Shortly before I graduated from college, Max (the head of the student consular’s office) held a series of meetings with the graduating seniors. In brief, he told us that although the altruistic goals that most of us had were fine, the real purpose of our education was to MAKE MONEY.
He considered himself to be a successful man because he “drove a Chrysler, drank scotch and smoked cigars”. Max was right, of course. It’s hard to fight the poverty of others is you don’t have much yourself. On average, a college graduate makes roughly 75% more than a person who has only a high school education, and people with masters degrees make roughly TWICE as much. Once I retire, my income from Social Security will help to provide a comfortable living because my earnings during most of my working career were usually pretty close to the Social Security “cap”. (In 2010, the income cap was $106,800.) For a few years, I paid no Social Security tax the last month or two because I had already paid in the maximum for the year.
In early 2002, life insurance sales at MetLife were going well enough that I decided to buy Sharon a brand new P.T. Cruiser, which you can see in the picture below:
The other car in the garage was my red 1996 Saturn, which is pictured below:
In addition to the P.T. Cruiser, our driveway also held the 1990 Buick that we were replacing:
It also held the TWO cars that Kelly had brought home from college, both of which we sold while she was in China:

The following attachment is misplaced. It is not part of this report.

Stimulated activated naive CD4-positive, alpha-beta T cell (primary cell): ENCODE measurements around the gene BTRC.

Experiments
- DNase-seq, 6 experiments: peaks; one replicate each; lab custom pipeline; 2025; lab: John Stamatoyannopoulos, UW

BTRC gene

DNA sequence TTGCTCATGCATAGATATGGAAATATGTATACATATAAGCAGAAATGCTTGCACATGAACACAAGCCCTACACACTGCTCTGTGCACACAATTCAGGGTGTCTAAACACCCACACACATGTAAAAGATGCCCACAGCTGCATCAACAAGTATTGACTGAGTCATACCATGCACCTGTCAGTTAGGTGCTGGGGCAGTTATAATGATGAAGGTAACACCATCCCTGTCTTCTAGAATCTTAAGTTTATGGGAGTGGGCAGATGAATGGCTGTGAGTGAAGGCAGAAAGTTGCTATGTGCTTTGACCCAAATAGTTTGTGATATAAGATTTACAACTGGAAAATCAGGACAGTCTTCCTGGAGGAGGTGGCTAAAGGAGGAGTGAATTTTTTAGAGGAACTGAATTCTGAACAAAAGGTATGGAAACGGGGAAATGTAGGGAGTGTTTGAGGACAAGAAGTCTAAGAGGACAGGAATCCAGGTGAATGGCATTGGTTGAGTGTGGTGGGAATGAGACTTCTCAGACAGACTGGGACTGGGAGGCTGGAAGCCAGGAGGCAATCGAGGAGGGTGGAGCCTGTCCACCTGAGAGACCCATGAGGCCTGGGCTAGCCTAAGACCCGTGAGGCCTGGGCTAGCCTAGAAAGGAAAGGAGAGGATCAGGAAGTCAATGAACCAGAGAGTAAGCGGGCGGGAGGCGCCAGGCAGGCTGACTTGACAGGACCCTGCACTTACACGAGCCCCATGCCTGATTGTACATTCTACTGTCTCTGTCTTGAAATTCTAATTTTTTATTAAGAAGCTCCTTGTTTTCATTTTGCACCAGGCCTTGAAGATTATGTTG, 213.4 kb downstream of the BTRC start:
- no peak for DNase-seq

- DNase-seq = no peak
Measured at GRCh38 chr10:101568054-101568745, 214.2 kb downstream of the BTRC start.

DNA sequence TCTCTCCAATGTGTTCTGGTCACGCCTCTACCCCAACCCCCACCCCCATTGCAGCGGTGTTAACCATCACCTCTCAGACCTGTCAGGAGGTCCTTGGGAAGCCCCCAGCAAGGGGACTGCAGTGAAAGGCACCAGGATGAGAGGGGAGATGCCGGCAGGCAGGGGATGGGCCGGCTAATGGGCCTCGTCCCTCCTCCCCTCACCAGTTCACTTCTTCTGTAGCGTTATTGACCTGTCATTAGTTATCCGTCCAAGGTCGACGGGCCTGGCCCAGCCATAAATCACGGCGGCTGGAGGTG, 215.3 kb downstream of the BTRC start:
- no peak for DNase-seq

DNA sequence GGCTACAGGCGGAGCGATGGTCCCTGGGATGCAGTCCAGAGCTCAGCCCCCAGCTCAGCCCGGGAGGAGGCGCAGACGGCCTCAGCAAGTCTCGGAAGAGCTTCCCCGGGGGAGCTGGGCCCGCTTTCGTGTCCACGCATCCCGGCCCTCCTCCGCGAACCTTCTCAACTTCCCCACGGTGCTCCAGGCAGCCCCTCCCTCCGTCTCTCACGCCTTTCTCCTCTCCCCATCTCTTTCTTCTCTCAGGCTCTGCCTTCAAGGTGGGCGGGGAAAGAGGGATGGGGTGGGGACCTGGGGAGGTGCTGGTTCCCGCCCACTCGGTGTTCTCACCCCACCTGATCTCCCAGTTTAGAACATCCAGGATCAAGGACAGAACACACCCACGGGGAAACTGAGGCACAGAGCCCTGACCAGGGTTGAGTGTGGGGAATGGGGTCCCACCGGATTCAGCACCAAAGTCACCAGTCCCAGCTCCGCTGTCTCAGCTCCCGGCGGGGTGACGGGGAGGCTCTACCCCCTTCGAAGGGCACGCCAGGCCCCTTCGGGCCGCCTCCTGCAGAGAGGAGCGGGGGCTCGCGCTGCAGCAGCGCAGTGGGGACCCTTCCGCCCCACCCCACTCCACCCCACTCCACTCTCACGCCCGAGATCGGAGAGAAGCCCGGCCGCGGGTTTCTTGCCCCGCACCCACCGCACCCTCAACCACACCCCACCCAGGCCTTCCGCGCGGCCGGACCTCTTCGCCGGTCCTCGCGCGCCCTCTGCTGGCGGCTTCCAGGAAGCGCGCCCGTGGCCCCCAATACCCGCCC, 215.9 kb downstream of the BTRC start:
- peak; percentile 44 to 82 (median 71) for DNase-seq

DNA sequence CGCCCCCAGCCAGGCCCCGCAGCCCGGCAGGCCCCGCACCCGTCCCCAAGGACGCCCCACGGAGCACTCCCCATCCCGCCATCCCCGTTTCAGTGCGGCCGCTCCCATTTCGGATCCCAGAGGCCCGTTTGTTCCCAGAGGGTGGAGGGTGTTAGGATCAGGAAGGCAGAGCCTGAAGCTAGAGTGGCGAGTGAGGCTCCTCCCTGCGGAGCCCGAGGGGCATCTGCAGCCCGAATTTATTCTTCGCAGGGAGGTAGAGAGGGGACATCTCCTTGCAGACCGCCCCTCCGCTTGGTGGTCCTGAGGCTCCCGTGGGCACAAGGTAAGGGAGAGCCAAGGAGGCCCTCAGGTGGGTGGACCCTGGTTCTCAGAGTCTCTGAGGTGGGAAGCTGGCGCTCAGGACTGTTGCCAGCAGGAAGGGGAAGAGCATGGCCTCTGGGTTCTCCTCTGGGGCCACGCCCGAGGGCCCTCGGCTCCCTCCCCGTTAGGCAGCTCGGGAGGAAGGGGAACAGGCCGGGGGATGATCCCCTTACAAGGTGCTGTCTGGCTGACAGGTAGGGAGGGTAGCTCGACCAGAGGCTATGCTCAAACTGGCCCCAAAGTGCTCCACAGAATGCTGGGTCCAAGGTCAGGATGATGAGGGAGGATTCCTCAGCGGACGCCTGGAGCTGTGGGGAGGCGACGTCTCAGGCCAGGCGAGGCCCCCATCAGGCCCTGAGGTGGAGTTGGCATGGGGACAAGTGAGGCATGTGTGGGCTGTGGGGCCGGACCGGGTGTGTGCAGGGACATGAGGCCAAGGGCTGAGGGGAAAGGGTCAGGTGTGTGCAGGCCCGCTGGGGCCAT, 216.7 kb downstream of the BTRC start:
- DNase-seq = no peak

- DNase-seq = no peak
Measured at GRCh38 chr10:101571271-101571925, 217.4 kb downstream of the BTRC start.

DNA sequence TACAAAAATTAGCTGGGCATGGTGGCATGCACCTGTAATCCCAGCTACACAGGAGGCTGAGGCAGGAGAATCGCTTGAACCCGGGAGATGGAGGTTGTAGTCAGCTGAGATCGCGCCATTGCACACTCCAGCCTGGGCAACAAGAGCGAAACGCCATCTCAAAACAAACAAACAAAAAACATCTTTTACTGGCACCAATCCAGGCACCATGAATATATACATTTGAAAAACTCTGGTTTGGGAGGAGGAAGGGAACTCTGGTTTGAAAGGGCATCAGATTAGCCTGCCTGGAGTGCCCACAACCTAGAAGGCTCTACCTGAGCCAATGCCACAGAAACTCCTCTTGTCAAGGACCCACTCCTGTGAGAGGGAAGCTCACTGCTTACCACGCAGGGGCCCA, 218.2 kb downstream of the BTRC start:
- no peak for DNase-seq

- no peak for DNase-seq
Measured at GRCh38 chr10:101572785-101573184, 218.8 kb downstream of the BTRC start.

and it also held Brian’s rapidly dying “hot rod Ford”:
If the number of cars at your house would be considered a sign of wealth, we sure had it in spades in early 2002.
On most Saturdays, my recreation was to spend a few hours washing and cleaning our cars, which I could do even in the wintertime because I had hot running water piped into the garage from the water softener in the basement. Often, I would add to the experience by having a beer and a cigar while I worked.
I took the picture below of myself not long after we bought the Chrysler:
I still drink scotch, and I’ll still smoke 3 or 4 cigars a year. However, we no longer drive a Chrysler. In spite of that, fact, though, I’d still consider myself to be successful. Since I’ve been out of college more than 40 years, it’s extremely unlikely that Max is even alive. If he were, though, he’d probably nod his head in approval at how the class of 1969 turned out, even if we took a much different path than he did.
In closing, my question to you is this:
Would you buy a used car from the man pictured above?
Since I’ve sold well over 500 cars during my career at The Autobarn, the truth is that a LOT of people have done just that! Many times, they’ve also sent their friends in, and a number of people have bought a second, or even a third car from me, so don’t let appearances deceive you.
I am not a crook.
Oops. That line has already been taken.